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Learn the difference between linear phase EQ and minimum phase EQ.
Understand the benefits of linear phase EQ.
Learn about common issues with linear phase EQ and how to avoid them.
When we boost or cut a frequency band with EQ, the phase of that frequency band is shifted as it is delayed by a fraction of a millisecond. This means that the phase relationship of the source audio is altered when using EQ. Sometimes these phase shifts are not noticeable, or may even be desirable in your mix. Other times, they may be hurting it.
You may wonder then, is there a way to minimize the effects of phase shift when using EQ? Well, in today’s digital age, we have the option to choose between regular (or minimum phase EQ) and linear phase EQ. Some equalizers, such as Fabfilter Pro Q, allow you to choose between minimum or linear phase mode for enhanced flexibility.
What Is The Difference Between Minimum Phase and Linear Phase EQ?
Minimum phase EQ shifts the phase of individual frequency bands, while linear phase EQ shifts the phase of the entire signal, keeping its phase relationship intact. While this may sound like the superior option, it can also have some downsides. Ultimately, it is important to use your ears and decide which EQ is best for each track.
How Does EQ Create Phase Shift?
Now you might be wondering, how exactly does phase shift occur when using EQ? This concept comes from the way that analog equalizers were modeled back in the day. An incoming signal was split into individual frequency bands, and those signals had to physically travel through various capacitors and inductors in order to create a frequency boost or cut.
This would delay the affected frequencies in time, resulting in a phase shift. The phase-shifted signal would then be combined with the original signal at the output of the EQ. The addition and cancellation of the frequencies in both signals cause the change in frequency content that we hear.
This type of EQ is referred to as minimum phase EQ and most EQ plugins would be considered minimum phase. This means that the equalizer is designed to create the least amount of phase shift possible.
As mentioned previously, this phase interaction is not always a bad thing. Engineers like the “colorization” that can come from using traditional EQ. Certain EQs may be chosen for their specific character (or the way that they shift the phase).
In some instances, however, it may result in a less desirable sound overall. This effect is known as phase smearing. Linear phase EQ was created to be a potential solution to this issue.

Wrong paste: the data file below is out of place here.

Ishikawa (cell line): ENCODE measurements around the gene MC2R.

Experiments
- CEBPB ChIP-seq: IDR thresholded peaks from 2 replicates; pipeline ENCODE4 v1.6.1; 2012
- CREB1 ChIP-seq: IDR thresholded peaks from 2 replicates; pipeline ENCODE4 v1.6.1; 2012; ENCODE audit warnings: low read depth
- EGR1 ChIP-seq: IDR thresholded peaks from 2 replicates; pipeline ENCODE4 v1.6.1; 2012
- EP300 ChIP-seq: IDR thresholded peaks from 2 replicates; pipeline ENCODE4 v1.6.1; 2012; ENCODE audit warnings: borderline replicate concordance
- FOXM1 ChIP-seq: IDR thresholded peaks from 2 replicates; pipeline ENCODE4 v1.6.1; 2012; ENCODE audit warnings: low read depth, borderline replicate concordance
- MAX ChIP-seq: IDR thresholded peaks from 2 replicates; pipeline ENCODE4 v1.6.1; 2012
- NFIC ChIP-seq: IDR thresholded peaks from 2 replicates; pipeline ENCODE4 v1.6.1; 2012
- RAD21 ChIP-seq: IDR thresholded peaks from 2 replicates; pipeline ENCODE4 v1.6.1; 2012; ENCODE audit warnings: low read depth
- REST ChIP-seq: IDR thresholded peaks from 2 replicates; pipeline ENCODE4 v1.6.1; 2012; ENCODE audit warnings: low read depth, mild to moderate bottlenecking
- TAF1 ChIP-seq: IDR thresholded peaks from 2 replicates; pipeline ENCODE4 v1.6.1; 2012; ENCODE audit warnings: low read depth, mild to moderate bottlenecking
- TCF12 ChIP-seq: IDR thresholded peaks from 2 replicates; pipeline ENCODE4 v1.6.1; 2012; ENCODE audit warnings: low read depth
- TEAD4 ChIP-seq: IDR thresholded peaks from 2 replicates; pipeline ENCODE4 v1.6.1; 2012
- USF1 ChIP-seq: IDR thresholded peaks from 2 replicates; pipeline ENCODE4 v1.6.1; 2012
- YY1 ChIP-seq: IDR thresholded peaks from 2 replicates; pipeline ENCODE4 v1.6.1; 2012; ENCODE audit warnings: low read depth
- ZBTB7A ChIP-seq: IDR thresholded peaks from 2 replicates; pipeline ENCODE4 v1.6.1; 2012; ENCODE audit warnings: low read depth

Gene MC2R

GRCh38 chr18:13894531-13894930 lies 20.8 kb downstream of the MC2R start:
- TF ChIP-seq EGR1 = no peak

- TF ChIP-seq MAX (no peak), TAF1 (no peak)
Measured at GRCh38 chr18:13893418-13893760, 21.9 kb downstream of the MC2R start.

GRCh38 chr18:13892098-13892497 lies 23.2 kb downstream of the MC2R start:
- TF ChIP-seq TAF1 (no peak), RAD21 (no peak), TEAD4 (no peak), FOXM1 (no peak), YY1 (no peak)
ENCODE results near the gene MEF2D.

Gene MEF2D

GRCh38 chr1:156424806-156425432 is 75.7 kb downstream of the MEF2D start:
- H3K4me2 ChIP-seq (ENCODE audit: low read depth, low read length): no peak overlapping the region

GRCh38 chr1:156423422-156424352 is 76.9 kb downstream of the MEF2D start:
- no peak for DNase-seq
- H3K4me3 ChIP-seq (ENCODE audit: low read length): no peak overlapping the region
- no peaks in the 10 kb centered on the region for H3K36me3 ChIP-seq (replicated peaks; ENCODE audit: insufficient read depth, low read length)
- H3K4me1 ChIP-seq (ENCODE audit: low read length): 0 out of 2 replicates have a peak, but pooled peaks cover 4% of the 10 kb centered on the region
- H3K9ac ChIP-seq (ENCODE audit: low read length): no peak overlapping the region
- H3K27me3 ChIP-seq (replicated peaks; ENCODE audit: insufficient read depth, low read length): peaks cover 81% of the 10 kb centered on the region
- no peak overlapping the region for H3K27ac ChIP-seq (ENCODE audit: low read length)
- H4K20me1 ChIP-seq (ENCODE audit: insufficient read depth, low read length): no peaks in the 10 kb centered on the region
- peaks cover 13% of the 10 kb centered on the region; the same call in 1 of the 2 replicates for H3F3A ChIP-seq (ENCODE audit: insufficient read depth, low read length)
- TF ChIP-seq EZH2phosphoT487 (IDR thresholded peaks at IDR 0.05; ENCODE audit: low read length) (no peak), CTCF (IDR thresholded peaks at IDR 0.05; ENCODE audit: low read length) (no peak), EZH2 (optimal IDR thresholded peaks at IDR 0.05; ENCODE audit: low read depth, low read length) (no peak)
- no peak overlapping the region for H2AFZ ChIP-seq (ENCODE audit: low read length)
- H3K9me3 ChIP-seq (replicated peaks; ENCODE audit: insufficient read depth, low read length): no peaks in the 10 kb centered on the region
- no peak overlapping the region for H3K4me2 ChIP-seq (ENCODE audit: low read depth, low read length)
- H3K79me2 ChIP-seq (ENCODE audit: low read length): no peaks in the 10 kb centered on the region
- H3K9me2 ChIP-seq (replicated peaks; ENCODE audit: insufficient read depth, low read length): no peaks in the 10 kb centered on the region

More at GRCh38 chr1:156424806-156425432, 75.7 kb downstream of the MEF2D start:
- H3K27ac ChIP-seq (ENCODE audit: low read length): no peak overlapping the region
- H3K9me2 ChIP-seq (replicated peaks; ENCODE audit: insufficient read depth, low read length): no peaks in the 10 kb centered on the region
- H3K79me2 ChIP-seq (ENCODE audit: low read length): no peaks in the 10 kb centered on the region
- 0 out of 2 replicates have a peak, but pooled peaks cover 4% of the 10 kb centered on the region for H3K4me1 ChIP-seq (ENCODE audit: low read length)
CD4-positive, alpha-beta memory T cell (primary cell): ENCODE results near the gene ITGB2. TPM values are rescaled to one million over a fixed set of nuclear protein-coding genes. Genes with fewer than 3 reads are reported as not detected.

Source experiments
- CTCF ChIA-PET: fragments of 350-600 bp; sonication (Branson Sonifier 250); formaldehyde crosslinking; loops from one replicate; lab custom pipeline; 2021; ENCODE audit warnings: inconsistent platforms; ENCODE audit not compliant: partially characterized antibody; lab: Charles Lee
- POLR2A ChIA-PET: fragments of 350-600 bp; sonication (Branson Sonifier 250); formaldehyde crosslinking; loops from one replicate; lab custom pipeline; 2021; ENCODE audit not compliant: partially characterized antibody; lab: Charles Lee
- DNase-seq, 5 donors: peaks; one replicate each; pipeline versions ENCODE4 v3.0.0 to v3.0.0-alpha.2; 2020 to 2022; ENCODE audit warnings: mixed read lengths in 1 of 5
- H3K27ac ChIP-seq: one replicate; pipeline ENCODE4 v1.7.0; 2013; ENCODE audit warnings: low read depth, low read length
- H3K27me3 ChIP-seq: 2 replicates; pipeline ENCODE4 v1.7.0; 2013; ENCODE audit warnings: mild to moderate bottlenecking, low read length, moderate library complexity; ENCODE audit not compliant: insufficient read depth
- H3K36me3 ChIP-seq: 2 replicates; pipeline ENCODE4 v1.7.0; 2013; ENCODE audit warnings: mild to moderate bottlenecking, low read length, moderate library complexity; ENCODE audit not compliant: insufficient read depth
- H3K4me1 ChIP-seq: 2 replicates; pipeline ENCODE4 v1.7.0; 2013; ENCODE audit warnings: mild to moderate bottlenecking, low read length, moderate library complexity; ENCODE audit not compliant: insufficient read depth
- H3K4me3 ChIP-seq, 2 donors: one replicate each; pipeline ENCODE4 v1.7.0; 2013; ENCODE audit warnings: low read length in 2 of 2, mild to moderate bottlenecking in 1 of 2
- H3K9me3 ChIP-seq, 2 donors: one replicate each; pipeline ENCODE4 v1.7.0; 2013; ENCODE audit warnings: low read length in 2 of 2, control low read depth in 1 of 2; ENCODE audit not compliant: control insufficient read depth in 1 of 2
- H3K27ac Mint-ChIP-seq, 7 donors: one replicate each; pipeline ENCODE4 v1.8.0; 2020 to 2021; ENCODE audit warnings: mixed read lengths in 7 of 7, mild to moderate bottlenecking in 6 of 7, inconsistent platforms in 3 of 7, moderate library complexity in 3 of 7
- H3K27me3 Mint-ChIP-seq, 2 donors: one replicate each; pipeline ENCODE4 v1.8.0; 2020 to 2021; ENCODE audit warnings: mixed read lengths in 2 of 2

So What Is Linear Phase EQ?
Linear phase EQ also shifts phase, but instead of only shifting the frequencies being boosted or attenuated, it shifts the phase of the entire signal.
This gives you the ability to make the frequency adjustments you want, without affecting the phase relationship of other frequencies in your audio.
When Should I Use Linear Phase EQs?
Linear phase EQ can be a useful tool in situations where an audio source is heard on more than one track. Some examples of this are:
1. An audio source with multiple microphones on it
Using linear phase EQ can be useful when you are processing an audio source with multiple microphones on it. An obvious example of this would be drums. Even with gating and other plugins in place to isolate each drum, there will still be some bleed from other drums coming into each microphone.
The kick drum will get into the snare mic, the snare into the tom mics, etc. Adjusting the phase relationships between all the microphones with EQ could affect the sound of the drum kit quite drastically. This where using linear phase EQ could come in handy. You can make the adjustments you want without causing any phase smearing among the other drum mics.
Adjusting the phase relationship between the two mics with EQ could affect the tone of the guitars in undesirable ways. Again, linear phase EQ would allow you to make the necessary adjustments without affecting the relationship between the two microphones.
3. Parallel Processing
Linear phase EQ could be useful in parallel processing chains, such as parallel compression or distortion. Adjusting the phase relationship between the source audio and the parallel processed audio could alter the tone of the track in unintended ways. Using linear phase EQ here would ensure that this doesn’t happen.
Linear phase EQ can also be useful when making very narrow boosts or cuts. With minimum phase EQ, the degree of phase shifting is greater as your EQ curve becomes steeper in slope.